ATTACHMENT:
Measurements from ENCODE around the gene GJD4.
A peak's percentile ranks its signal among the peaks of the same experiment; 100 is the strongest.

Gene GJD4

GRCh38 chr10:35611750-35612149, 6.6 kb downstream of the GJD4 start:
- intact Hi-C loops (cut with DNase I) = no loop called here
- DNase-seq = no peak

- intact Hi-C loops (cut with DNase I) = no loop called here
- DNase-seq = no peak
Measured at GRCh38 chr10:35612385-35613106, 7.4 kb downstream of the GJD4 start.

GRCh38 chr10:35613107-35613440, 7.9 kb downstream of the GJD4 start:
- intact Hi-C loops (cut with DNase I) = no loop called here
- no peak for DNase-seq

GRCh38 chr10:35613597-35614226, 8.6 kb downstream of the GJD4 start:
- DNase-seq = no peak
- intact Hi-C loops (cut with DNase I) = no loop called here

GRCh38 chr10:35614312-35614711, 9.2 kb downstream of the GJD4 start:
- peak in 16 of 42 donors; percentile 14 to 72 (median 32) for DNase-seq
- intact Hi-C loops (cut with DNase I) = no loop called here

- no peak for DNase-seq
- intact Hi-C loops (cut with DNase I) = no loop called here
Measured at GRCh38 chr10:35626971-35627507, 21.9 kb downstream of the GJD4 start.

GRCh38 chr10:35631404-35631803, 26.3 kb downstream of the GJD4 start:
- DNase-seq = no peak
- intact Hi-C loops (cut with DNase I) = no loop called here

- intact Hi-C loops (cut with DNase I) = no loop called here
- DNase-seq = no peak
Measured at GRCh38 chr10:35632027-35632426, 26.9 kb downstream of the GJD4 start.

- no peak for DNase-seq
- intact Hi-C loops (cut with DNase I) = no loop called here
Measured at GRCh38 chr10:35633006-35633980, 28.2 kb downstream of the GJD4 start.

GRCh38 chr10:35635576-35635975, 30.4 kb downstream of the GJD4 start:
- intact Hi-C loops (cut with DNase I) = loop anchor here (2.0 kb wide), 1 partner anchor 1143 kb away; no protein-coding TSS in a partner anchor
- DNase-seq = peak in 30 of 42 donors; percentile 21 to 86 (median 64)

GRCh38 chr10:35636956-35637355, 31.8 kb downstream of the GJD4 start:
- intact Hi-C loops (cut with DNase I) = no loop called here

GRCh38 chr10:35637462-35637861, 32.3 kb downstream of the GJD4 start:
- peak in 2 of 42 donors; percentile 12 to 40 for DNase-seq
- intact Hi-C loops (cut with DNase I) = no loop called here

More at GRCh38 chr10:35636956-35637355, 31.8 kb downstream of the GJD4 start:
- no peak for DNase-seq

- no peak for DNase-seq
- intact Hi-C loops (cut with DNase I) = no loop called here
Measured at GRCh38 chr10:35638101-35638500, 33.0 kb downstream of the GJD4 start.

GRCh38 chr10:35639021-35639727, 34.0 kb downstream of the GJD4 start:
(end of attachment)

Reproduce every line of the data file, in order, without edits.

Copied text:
Measurements from ENCODE around the gene GJD4.
A peak's percentile ranks its signal among the peaks of the same experiment; 100 is the strongest.

Gene GJD4

GRCh38 chr10:35611750-35612149, 6.6 kb downstream of the GJD4 start:
- intact Hi-C loops (cut with DNase I) = no loop called here
- DNase-seq = no peak

- intact Hi-C loops (cut with DNase I) = no loop called here
- DNase-seq = no peak
Measured at GRCh38 chr10:35612385-35613106, 7.4 kb downstream of the GJD4 start.

GRCh38 chr10:35613107-35613440, 7.9 kb downstream of the GJD4 start:
- intact Hi-C loops (cut with DNase I) = no loop called here
- no peak for DNase-seq

GRCh38 chr10:35613597-35614226, 8.6 kb downstream of the GJD4 start:
- DNase-seq = no peak
- intact Hi-C loops (cut with DNase I) = no loop called here

GRCh38 chr10:35614312-35614711, 9.2 kb downstream of the GJD4 start:
- peak in 16 of 42 donors; percentile 14 to 72 (median 32) for DNase-seq
- intact Hi-C loops (cut with DNase I) = no loop called here

- no peak for DNase-seq
- intact Hi-C loops (cut with DNase I) = no loop called here
Measured at GRCh38 chr10:35626971-35627507, 21.9 kb downstream of the GJD4 start.

GRCh38 chr10:35631404-35631803, 26.3 kb downstream of the GJD4 start:
- DNase-seq = no peak
- intact Hi-C loops (cut with DNase I) = no loop called here

- intact Hi-C loops (cut with DNase I) = no loop called here
- DNase-seq = no peak
Measured at GRCh38 chr10:35632027-35632426, 26.9 kb downstream of the GJD4 start.

- no peak for DNase-seq
- intact Hi-C loops (cut with DNase I) = no loop called here
Measured at GRCh38 chr10:35633006-35633980, 28.2 kb downstream of the GJD4 start.

GRCh38 chr10:35635576-35635975, 30.4 kb downstream of the GJD4 start:
- intact Hi-C loops (cut with DNase I) = loop anchor here (2.0 kb wide), 1 partner anchor 1143 kb away; no protein-coding TSS in a partner anchor
- DNase-seq = peak in 30 of 42 donors; percentile 21 to 86 (median 64)

GRCh38 chr10:35636956-35637355, 31.8 kb downstream of the GJD4 start:
- intact Hi-C loops (cut with DNase I) = no loop called here

GRCh38 chr10:35637462-35637861, 32.3 kb downstream of the GJD4 start:
- peak in 2 of 42 donors; percentile 12 to 40 for DNase-seq
- intact Hi-C loops (cut with DNase I) = no loop called here

More at GRCh38 chr10:35636956-35637355, 31.8 kb downstream of the GJD4 start:
- no peak for DNase-seq

- no peak for DNase-seq
- intact Hi-C loops (cut with DNase I) = no loop called here
Measured at GRCh38 chr10:35638101-35638500, 33.0 kb downstream of the GJD4 start.

GRCh38 chr10:35639021-35639727, 34.0 kb downstream of the GJD4 start: